DA eventually dropped to 0.3ETH, and the 4k supply sold out within a minute. Note that the actual time might be slightly more than a minute due to congestions in the eth chain, but transactions were cleared within a minute.
After the collection sold out, there was aggressive purchasing, and the price stabilized back to around 0.6, where demand maintained it.
Analysis: When the prices at OS started to fall, it did not make sense for people to purchase them on DA. The speculation is that the price will continue to descend in OS.
There was a waiting game for the price to fall within an acceptable range. In this case, the sweet spot was 0.3 ETH after the price on OS stabilized around 0.5ETH as the DA continued to drop.
A perceived value of close to 60% gains (0.3 ETH purchase at DA vs. 0.5 ETH price on OS) prompted 1000+ people to pull the trigger within one minute to mint.
4.3 Conclusion of the study
Using just two examples is statistically insignificant for sample size, but it gives us a good idea of the psychology of the market.
We don’t typically see a normal distribution of sales in Dutch Auctions. It’s typically a sharp spike sellout at a specific price.
In economics, the principle of “people respond to incentives” comes to play. The perceived value of earning >60% is enough for the majority to purchase without hesitation. The quick drop in supply and downside risk of not being able to mint at all causes fear of missing out (“FOMO”), causing a sellout within seconds.
For experienced NFT traders, you’ll encounter this daily with bots that bid on your pieces. The automatic asking rate is usually 30–60% beneath the floor price.
Thus, these are three advantages of pricing it at 50% of the OS price:
- Demand will be high from the beginning. OS price does not fall gradually with the falling DA price, causing an artificial decline in the actual demand price.
- It gives people who are early adopters and bullish on our project a good entry point.
- It still distributes a good amount of ETH that would have gone to miners back into the project.
For early supporters who wish to increase their exposure and purchase multiple NFTs, we believe they will start accumulating numerous NFTs at a price they deem worthy and pick up the extra NFT during DA.
5. DA is a win for long-term supporters
In a traditional sense, when you inject funds into a company, you believe that the team’s long-term trajectory would provide a good return on investment (ROI).
People in the NFT scene used to have more trust in the DA system, but some projects wavered that trust. The primary source of fear is scams when founders immediately exit the project post-mint (‘rug-pull’ / “cash-grab”).
In Imaginary Ones, we give you three reasons to reinstil that trust.
- Reputation. The five founding team members are doxxed and have a history of success. Each individual’s LinkedIn profile is on the Imaginary Ones’ webpage. We also run two other profitable businesses in Singapore with a physical office address. If there’s concern about time to invest in this project, the two companies are well-handled by our team of capable staff, and our full attention is on IO.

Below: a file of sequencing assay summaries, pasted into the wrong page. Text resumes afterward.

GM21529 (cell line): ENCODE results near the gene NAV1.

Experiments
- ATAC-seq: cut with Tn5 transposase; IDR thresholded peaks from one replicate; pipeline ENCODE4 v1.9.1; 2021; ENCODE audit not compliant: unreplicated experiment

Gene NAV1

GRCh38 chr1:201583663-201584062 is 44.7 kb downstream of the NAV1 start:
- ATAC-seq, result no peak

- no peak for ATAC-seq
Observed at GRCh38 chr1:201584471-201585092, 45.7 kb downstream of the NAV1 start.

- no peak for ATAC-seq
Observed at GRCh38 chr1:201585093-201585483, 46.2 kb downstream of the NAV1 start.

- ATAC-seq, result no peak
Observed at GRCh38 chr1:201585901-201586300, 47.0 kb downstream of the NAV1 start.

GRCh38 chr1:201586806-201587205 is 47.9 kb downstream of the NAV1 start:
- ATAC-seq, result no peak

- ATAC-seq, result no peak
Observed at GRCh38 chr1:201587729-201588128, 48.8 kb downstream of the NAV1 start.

- Accountability. We believe in our project. IO will use 90% of mint funds to re-invest and grow the business. That gives it a long runway and a sizeable war chest to hire the best talents. It increases the probability of success and allows the project to fulfill its maximum potential.
- Actions. The team is not afraid to do things differently. We understand the importance of consistency and doing things right. Here are some of the things we’ve built with a small team thus far:
- Twitter account that grew organically without ads to 450k in 3 months.
- We were committed to consistently releasing previews of the artwork. There will not be any shock on poor quality during the reveal.
- Discord server that focuses on providing value to the community. No mindless conversations, just pure and genuine connections.
- We built an aesthetically pleasing website with 307k unique visits (SimilarWeb).
If trust is not an issue, it boils down to price. There is a higher risk of purchasing at DA than at a mint price. The price is set at 50% below the OS floor (max. at 1.5 ETH) to mitigate pricing risk and give an early supporter rate to enter the project.
The first win we’d like to deliver is the early adopter price. If you trust in our vision and capabilities, we’ll continue to provide the quality we’ve shown you thus far (and more.)
6. Price Cap of 1.5 ETH for Dutch Auction
Although we are taking 50% OS price as the reference point for our DA starting price, it will cap at 1.5 ETH.
Here are four examples used earlier to illustrate the possibilities:
1. OS floor price is 1 ETH. DA starts at 0.5 ETH (50% of floor price)
2. OS floor price is 2 ETH. DA starts at 1 ETH (50% of floor price)
3. OS floor price is 5 ETH. DA starts at 1.5 ETH (capped at 1.5 ETH)
4. OS floor price is 10 ETH. DA starts at 1.5 ETH (capped at 1.5 ETH)
The main reason for the 1.5ETH cap is simple; we still regard minters as early supporters that believe in us. We don’t wish for you to pay beyond 1.5 ETH.
Regarding bots snatching everything up, we prepared defense mechanisms to guard against them. As a collection, it is in our interest that the holding distribution is sparse to prevent pricing manipulation. More owners also mean a higher chance of talents, skillsets, and worldwide representation in the community.
In conclusion, after our research and assessment, we believe that this is the best way to conduct the mint.
We value the supporters and discord members of our project. Thanks for the love you have showered upon us in these few months. We hope to continue this relationship beyond mint and into the future.
Team IO will allocate a portion of the development funds back into the community to continue adding value to our members.
Let’s do it together.